Evanna Lynch Joins PETA Lawsuit Targeting Owl Experiments

Groundbreaking Suit Says It’s Unconstitutional to Exempt Birds in Laboratories From Animal Protection Law

For Immediate Release:
April 8, 2021

Contact:
Moira Colley 202-483-7382

WashingtonHarry Potter actor Evanna Lynch has joined PETA in a first-of-its kind lawsuit challenging a federal law that allows deadly brain experiments on owls at Johns Hopkins University (JHU). PETA and Lynch—along with a JHU senior and a former Maryland secretary of health—are suing as “next friends” to the birds, who are cut up and killed in taxpayer-funded experiments and barred from protection under the federal Animal Welfare Act (AWA) because of a 2002 loophole drafted by notorious civil rights and animal rights opponent Sen. Jesse Helms.

PETA’s lawsuit—filed against two U.S. Department of Agriculture officers responsible for ensuring the enforcement of the AWA—seeks to have the Helms Amendment abolished, noting that the U.S. Constitution prohibits singling out individuals or groups for congressionally imposed punishment, such as the death sentences imposed by Sen. Helms’ amendment.

“Experimenters cut into barn owls’ skulls, insert electrodes into their brains, restrain them, put headphones on them to force them to listen to sounds, and record their brain activity,” Lynch previously wrote in a letter to JHU calling for an end to the experiments. “They’re eventually killed so that their brains can be removed and examined. There can be no ethical justification for this grotesque cruelty.”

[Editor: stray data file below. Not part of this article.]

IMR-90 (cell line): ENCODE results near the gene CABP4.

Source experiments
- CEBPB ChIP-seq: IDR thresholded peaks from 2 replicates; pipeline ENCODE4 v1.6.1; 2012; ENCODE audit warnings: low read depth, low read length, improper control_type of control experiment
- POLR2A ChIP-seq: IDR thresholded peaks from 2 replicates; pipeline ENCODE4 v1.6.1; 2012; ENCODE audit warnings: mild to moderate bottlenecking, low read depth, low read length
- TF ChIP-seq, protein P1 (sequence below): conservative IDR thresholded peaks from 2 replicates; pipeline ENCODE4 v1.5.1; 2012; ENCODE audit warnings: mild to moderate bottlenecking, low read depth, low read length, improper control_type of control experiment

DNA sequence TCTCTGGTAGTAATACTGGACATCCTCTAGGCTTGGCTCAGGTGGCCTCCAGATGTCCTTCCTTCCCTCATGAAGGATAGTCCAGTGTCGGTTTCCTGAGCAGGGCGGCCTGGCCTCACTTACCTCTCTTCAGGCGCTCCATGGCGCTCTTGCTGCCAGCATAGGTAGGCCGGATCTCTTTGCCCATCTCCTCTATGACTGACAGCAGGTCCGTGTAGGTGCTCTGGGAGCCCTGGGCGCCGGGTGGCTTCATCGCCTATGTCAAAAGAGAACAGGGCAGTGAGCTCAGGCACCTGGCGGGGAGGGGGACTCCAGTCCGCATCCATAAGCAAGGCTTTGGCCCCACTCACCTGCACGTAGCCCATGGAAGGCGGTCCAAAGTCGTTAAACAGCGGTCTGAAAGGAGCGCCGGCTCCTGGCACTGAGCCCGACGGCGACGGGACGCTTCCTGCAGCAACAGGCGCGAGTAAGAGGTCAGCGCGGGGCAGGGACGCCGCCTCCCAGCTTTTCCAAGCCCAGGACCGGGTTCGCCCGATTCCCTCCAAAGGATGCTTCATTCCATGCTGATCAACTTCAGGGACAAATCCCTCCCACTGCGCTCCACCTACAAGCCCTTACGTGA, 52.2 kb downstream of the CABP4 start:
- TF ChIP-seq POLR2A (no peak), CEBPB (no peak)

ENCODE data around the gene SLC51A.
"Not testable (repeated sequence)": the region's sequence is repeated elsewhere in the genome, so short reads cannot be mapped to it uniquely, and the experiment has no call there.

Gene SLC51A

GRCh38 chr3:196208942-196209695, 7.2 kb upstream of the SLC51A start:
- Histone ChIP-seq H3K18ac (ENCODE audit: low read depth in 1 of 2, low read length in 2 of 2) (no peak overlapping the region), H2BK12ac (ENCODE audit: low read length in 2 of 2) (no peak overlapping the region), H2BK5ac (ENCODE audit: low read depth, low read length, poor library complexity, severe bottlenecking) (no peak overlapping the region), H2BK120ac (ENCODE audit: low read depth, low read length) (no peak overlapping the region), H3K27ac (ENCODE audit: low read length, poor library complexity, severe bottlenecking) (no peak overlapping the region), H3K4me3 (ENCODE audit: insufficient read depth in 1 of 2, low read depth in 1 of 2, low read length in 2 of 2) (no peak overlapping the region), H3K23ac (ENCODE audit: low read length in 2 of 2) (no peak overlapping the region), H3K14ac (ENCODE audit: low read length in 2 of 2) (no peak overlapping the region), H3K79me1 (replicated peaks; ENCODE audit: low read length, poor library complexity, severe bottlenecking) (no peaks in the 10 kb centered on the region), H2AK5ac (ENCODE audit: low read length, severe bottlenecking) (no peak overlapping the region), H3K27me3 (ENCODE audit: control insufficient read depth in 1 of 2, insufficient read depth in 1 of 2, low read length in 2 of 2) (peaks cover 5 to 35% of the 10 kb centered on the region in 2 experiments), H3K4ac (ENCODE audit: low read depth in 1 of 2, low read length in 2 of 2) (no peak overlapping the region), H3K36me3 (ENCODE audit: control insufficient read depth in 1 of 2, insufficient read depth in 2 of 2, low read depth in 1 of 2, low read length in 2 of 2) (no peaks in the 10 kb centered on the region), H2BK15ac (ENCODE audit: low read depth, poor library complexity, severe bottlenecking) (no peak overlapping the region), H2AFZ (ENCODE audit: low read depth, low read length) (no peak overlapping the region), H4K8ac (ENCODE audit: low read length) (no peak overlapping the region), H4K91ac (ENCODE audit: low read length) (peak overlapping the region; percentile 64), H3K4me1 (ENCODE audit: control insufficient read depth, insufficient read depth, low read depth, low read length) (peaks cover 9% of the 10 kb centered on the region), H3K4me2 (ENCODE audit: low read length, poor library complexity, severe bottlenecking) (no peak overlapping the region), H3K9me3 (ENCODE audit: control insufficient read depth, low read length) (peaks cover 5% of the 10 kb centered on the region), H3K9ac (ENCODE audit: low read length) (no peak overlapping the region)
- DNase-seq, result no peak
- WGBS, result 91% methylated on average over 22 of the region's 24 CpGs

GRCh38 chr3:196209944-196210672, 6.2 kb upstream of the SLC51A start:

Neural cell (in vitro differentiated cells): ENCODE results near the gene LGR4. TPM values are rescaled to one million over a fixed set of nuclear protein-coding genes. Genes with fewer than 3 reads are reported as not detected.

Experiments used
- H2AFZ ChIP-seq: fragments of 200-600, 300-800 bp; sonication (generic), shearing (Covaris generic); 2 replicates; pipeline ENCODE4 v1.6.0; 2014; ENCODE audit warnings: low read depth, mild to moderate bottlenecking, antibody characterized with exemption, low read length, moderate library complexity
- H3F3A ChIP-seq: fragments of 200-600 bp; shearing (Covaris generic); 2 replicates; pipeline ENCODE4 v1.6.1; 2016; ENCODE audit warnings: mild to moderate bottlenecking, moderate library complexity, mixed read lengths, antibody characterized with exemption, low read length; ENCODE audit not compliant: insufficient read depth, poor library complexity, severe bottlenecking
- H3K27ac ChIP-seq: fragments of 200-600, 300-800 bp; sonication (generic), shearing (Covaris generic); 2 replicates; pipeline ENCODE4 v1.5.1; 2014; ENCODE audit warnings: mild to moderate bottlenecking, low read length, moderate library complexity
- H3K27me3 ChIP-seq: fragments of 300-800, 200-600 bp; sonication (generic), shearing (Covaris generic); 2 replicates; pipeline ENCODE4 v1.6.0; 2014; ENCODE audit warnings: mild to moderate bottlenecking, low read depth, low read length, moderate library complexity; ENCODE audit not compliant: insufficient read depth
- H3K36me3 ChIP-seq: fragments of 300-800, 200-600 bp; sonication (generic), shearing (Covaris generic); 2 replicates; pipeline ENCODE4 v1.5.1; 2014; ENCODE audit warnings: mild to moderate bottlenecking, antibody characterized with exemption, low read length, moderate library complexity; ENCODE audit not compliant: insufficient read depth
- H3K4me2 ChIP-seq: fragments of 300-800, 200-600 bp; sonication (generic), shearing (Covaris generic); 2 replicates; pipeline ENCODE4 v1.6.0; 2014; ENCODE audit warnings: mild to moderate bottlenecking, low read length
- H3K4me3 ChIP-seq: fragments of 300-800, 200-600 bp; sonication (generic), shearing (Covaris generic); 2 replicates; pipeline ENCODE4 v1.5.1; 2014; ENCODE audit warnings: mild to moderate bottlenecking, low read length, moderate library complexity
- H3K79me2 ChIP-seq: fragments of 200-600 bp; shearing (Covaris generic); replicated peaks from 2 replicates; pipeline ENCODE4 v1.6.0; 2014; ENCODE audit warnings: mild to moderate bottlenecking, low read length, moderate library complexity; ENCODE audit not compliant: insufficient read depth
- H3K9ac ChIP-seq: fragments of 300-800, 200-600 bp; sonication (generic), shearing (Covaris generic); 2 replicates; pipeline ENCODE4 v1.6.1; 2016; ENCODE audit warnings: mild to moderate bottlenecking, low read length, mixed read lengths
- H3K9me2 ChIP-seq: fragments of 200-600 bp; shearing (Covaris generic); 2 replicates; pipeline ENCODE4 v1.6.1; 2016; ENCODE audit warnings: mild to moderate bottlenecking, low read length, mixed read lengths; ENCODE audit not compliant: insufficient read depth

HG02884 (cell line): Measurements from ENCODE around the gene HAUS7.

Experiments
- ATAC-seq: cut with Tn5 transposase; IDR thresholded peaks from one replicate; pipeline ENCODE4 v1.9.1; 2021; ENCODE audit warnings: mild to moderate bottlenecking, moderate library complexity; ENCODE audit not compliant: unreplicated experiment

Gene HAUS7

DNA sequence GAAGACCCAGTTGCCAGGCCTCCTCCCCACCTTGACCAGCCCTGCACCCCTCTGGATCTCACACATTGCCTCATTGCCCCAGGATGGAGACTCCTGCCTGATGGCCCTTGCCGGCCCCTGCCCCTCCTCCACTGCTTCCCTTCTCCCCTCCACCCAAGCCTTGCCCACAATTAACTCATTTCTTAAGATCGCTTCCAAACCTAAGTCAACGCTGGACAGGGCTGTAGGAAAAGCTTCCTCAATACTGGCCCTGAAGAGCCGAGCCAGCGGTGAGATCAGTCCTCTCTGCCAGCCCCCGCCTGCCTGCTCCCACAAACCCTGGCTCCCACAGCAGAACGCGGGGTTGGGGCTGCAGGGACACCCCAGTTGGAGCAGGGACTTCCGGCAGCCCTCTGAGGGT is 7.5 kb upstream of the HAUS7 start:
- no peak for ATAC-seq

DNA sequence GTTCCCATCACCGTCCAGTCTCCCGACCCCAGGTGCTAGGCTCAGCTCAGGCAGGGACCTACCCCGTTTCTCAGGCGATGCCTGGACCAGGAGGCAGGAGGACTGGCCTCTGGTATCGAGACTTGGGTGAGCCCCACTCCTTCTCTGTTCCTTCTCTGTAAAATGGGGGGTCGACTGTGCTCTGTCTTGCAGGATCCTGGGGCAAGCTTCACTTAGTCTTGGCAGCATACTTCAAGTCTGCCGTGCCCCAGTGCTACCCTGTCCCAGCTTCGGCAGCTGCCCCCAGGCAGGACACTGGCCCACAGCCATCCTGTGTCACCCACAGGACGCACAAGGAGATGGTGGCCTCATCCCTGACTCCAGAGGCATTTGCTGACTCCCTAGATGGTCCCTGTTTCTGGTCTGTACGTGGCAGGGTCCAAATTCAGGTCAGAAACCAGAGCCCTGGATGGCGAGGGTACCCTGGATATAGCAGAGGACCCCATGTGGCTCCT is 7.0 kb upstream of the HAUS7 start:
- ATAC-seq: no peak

If successful, PETA and Lynch’s lawsuit will lead to greater protection for tens of millions of mice, birds, and other unfairly exempted animals used in laboratories across the country.

PETA—whose motto reads, in part, that “animals are not ours to experiment on”—opposes speciesism, a human-supremacist worldview. For more information, please visit PETA.org or follow the group on Twitter, Facebook, or Instagram.

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“Almost all of us grew up eating meat, wearing leather, and going to circuses and zoos. We never considered the impact of these actions on the animals involved. For whatever reason, you are now asking the question: Why should animals have rights?” READ MORE

— Ingrid E. Newkirk, PETA President and co-author of Animalkind